Babies in Flight
Not interested in sitting next to a baby on your next flight?
According to CNN travel, Japan Airlines has lead the way by adding a baby symbol to your seat selection process. While I do think that this may bring some comfort to parents (you obviously don’t want a rude neighbor sitting next to you), their are other areas that airlines can focus on to better the experience for all travelers. As mentioned in the article, if you book through an affiliate website, the baby symbol may not translate. So, you could be sitting next to a baby despite your efforts. Essentially, the symbol is providing a false sense of security.
Have you been on an airplane with a screaming baby? Or, have you been the parent of a screaming baby while traveling? I would like to point out that it doesn’t matter how far you are away from the baby, you will still hear screaming.
Most recently, our family was returning home from visiting family in Canada. My youngest daughter, who happens to be on the precipice of the ‘terrible twos’ decided to unleash the most epic meltdown. It was the nightmare of airplane meltdowns. She screamed, cried and thrashed around for nearly 40minutes during the descent and landing of our trip (at least we didn’t have that issue during take-off).
When we did land in San Francisco, the airplane sat on the tarmac for nearly an hour. You can understand why she was unhappy - shoot, everyone was unhappy by that point. The only source of comfort for my daughter was to lay down on the ground and stuff herself under the storage compartment of the chair in front of us. To make matters worse, she also had a dirty diaper.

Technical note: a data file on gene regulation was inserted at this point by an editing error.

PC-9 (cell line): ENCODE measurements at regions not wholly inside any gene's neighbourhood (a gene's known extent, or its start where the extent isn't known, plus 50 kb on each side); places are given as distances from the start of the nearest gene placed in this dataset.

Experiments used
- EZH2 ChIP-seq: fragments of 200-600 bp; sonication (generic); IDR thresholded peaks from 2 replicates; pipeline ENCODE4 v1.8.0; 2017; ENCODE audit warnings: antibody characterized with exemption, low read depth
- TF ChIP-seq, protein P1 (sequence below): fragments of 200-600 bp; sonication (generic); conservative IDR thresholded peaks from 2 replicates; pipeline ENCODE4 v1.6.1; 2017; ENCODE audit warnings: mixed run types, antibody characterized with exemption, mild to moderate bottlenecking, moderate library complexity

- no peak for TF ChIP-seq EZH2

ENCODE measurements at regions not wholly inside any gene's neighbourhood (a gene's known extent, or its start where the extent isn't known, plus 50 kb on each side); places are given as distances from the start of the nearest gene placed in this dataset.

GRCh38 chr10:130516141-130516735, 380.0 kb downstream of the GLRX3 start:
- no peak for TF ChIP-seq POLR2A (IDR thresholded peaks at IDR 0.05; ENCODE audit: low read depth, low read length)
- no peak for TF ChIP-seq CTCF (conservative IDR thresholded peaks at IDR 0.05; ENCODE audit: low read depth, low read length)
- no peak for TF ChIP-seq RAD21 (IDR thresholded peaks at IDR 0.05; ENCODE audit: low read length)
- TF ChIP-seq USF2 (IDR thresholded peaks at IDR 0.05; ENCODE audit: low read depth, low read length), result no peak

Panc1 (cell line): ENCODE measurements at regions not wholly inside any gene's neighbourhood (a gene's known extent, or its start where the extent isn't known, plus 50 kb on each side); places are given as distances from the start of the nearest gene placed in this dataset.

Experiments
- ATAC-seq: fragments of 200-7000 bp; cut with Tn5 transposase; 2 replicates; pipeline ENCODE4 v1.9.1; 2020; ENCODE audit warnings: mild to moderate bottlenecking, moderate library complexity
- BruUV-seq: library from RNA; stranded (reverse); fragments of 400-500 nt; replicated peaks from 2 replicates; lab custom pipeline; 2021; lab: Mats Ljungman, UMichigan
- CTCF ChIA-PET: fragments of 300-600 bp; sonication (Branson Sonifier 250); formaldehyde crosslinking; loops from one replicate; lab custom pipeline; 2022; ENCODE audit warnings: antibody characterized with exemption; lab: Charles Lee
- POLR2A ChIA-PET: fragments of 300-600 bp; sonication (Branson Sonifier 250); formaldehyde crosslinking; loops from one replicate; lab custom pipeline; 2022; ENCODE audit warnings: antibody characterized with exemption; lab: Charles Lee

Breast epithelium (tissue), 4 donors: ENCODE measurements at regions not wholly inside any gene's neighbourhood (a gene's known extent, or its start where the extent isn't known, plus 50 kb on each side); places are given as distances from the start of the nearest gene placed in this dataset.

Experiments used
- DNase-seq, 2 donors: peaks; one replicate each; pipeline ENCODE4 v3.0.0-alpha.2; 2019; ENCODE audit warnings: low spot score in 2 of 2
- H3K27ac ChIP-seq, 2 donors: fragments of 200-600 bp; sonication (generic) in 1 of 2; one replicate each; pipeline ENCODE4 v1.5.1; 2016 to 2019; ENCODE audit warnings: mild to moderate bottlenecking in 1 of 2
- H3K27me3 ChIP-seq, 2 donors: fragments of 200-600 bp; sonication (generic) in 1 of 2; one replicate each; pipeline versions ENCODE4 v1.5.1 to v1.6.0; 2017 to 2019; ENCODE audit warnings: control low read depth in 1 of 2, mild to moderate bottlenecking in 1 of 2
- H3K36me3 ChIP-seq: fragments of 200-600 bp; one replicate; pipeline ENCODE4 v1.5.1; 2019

She screamed. She cried. My husband and I both felt completely helpless, especially because we couldn’t get out of our chairs. Eventually, the airline did let us get up, and we were able to calm our daughter down (and change her diaper). The entire situation was exhausting. I wouldn’t wish that on anyone.
From this, I pose a couple of questions: what can an airline do to create the most understanding environment for all of their passengers? Will implementing the ‘baby reserved’ emoji really help? Would it be possible to create dedicated family sections on airplanes instead? What other accommodations can be created to keep families comfortable?
While I think that this gesture is admirable for an airline, I doubt it will assuage any discomfort or complaint from a passenger.
If we can thank Japan Airlines for anything, it would be that the baby emoji is opening the door for a larger conversation. One step for babies. One soaring leap for airplane passenger kind.